Day 29 – Mt. Shasta CA -> Ashland OR

By our standards, we got a really early start. We had our campsite packed up and were rolling down the mountain by 9 am. We went to Mt. Shasta City, the small town at the base of the mountain, and grabbed coffee and bagels, then we went to the ranger station for our permit to climb the volcano.

Two kinds of people come to Mt. Shasta. There are those who stay in town and look at the mountain, and there are those who climb it as high as they can. We were in the second group, but just barely … we got about two miles up the trail, just over a thousand feet higher than the trailhead.

We hiked from a trailhead called Bunny Flat to the Horse Camp. The Horse Camp is an old stone lodge at 8000 feet built by a mountaineer who settled there after the Civil War. Early in the 20th Century it fell into the care of the Sierra Club, which cares for the lodge to this day. It has fantastic spring water, a wood stove fitted to the original fireplace, and many services useful to most of the other visitors: the summit climbers.

Horse Camp is a strategic base camp for the people packing to the summit. We’d see them walking by carrying ice picks and ice cleats (whatever you call those long spurs you clamp to your boots to climb the face of a glacier). They were far more ambitious than we were that day, though we do wish them well.

They say the guy who built the lodge hiked from there to the summit with a buddy of his in five hours, just before his 70th birthday. All the hippie hikers were overwhelmed by that achievement, as they pondered how much further up the volcano to set up camp for their summit climb the following day.

A sign on the wall: “Reaching the summit is optional. Returning is not.”

What we were most impressed with was the first mile from Horse Camp toward the summit. The first caretaker built a causeway of huge flagstones toward the wall of the first serious climb. Everyone who crosses this alpine meadow can now walk on this trail of rocks without harming the delicate plant life of the meadow. An impressive achievement.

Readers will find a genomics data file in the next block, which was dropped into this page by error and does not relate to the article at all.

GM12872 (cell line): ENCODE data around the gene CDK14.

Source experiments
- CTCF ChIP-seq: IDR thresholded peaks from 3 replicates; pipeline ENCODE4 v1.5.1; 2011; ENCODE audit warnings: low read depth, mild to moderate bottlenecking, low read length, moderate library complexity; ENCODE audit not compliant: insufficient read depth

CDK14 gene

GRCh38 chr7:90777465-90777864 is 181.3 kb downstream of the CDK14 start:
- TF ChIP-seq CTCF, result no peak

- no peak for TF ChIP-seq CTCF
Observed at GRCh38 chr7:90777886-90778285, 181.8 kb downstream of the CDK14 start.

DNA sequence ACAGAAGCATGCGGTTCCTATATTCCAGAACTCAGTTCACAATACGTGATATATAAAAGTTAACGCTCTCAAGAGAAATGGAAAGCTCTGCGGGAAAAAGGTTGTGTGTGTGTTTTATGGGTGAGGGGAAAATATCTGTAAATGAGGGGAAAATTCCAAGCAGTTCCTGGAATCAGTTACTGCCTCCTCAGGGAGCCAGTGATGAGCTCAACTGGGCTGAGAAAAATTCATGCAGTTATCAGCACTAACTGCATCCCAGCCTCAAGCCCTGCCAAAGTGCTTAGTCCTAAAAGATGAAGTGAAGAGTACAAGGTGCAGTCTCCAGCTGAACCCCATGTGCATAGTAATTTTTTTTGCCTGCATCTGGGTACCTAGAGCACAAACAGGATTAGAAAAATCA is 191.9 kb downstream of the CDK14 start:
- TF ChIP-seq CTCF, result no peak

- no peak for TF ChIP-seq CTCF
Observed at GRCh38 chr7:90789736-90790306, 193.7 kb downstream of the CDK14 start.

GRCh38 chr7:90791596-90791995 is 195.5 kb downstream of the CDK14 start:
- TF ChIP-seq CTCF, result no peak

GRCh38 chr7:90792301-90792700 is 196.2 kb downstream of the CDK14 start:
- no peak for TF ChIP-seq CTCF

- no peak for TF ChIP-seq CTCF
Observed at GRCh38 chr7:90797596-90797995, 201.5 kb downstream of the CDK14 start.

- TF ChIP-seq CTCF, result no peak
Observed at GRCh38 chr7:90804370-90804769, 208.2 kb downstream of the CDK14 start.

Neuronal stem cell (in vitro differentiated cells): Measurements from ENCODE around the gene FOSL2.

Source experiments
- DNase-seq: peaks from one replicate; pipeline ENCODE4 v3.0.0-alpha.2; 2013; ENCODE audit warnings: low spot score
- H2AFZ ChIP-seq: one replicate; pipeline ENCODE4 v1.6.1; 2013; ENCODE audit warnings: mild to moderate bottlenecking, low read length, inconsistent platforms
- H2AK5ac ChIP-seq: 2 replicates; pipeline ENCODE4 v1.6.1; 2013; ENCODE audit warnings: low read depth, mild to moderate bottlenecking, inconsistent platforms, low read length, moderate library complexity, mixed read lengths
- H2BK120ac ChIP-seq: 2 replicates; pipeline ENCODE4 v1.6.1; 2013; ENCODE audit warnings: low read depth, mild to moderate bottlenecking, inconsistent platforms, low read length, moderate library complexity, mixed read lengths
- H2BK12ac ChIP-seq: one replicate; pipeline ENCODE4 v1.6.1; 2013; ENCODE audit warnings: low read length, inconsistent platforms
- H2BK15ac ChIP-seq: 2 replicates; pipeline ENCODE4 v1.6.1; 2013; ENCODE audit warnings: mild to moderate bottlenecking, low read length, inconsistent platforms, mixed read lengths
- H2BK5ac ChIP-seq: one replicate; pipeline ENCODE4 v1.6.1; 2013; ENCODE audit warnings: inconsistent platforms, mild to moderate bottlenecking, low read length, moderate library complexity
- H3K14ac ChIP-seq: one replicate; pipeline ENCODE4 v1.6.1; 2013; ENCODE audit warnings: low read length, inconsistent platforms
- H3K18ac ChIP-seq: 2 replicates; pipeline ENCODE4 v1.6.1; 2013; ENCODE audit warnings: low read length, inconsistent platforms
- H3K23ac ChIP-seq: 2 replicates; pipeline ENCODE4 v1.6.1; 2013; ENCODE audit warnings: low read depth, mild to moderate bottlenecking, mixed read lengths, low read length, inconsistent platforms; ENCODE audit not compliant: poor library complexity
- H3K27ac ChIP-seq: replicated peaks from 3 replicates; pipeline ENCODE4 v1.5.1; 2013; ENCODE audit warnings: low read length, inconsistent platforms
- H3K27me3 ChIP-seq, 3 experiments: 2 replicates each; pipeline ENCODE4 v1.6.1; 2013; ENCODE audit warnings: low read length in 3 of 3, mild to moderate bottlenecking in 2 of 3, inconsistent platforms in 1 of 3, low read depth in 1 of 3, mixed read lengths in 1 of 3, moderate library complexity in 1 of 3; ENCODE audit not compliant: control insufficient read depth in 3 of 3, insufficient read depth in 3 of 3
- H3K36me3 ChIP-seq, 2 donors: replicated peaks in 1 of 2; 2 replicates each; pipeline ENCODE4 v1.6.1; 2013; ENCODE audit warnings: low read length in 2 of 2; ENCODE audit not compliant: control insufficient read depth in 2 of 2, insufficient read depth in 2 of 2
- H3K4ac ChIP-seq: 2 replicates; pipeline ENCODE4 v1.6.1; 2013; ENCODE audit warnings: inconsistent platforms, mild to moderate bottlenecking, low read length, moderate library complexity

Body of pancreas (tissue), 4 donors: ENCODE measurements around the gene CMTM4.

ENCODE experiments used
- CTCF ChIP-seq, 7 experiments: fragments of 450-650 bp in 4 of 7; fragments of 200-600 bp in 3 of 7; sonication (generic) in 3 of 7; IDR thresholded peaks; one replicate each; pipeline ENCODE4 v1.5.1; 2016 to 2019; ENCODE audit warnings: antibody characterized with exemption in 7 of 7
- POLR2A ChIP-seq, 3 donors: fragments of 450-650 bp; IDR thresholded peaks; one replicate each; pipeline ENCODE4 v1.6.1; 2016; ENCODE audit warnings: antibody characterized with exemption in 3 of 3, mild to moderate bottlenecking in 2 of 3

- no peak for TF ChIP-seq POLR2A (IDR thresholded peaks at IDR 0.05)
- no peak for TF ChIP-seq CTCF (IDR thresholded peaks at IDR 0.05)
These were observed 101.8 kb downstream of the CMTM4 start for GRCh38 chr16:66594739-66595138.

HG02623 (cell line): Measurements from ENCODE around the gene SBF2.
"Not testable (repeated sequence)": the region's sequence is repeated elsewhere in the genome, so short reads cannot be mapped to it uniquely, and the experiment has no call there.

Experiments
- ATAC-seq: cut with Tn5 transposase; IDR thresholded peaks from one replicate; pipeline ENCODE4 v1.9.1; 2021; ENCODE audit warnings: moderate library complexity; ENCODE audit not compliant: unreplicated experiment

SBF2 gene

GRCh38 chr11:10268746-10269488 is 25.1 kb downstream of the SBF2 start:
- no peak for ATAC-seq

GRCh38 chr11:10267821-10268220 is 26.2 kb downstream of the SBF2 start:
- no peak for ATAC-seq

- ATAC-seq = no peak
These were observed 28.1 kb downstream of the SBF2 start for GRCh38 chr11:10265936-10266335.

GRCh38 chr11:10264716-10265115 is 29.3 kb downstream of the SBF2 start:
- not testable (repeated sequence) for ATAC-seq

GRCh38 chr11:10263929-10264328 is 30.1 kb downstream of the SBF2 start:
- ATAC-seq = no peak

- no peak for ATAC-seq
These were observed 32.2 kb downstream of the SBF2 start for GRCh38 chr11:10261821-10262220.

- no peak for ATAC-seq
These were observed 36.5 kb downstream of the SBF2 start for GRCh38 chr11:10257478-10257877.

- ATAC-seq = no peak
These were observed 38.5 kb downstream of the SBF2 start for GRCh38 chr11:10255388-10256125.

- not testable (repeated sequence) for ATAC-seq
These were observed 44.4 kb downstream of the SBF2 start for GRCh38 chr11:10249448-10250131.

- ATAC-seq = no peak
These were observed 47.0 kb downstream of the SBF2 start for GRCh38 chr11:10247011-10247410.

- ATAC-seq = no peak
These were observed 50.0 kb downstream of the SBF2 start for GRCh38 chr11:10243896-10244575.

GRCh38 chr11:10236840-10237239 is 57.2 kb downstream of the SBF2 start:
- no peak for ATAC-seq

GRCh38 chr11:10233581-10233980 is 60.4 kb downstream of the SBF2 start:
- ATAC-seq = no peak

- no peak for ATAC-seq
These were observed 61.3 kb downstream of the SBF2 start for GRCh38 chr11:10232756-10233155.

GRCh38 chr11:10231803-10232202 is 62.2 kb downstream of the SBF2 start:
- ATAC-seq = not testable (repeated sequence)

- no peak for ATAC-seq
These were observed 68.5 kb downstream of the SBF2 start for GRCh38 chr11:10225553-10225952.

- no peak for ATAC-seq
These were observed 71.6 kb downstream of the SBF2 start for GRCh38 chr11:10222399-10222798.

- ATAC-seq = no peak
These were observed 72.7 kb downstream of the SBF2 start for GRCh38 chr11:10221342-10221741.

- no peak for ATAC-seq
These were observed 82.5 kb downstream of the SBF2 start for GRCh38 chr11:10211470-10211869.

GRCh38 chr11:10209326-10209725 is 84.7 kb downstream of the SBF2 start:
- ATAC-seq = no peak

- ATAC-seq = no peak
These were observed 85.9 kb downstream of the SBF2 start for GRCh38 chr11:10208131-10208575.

It was fun to interact with the serious mountain climbers we met along the way. As we were resting for our hike back down, an older guy (maybe in his 70s) came trotting up the last steep approach to the Horse Camp. “Does the trail ahead get any steeper than this, or is this as steep as it gets?”

Some of the younger hikers tried to ask tactfully, “Are you sure you want to take this on?” “I climbed Mt. Whitney earlier this year.” No further questions. Here’s hoping that we’re in that good of shape when we get to be his age.

The volcano rises so dramatically from the surrounding countryside that it generates its own weather. We weren’t far away from the mountain when we got hit with some serious wrath-of-god thunderstorms. Hope all those hikers on the mountain are OK.

In Weed, California (for some reason we just had to stop in a town called Weed) there is an old roadside diner called the Hi-Low Cafe, where they know how to feed someone who’s been hiking around on the mountain all day. They had an item called garlic fries and hi-low potatoes which demonstrated that someone in the kitchen knows how to use garlic. It was some of the best American diner food we’ve ever found, and there was plenty of it.

We got across the Oregon state line to make the first in a series of visits to transplanted La Crosse people. Our friend Eddy and his sweetie Mimi have a fantastic little farmstead going near Ashland, but when we got there they were in San Francisco. It turns out that they were in the Bay Area while we were, but we didn’t get the message in time. Such are the hazards of road life.

Their housemates Vessna & Malcom set us up in a guest cabin, where we spent our first night in Oregon.

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